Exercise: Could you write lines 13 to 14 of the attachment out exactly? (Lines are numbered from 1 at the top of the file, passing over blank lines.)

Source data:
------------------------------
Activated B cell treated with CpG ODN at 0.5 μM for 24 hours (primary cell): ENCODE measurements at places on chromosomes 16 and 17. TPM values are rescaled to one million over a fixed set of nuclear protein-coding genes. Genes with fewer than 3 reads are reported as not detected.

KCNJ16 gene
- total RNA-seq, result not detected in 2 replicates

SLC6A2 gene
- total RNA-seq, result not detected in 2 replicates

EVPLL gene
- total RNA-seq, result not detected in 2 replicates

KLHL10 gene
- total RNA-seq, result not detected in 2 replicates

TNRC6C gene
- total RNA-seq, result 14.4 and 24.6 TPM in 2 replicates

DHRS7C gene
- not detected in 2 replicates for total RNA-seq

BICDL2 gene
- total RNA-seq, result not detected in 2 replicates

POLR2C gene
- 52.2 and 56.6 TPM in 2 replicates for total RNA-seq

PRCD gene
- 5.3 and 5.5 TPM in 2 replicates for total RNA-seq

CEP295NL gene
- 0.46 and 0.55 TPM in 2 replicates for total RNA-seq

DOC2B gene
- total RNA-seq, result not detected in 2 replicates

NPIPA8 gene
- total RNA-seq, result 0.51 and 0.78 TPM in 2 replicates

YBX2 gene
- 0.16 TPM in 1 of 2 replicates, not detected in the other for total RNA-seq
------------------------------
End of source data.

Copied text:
- not detected in 2 replicates for total RNA-seq

BICDL2 gene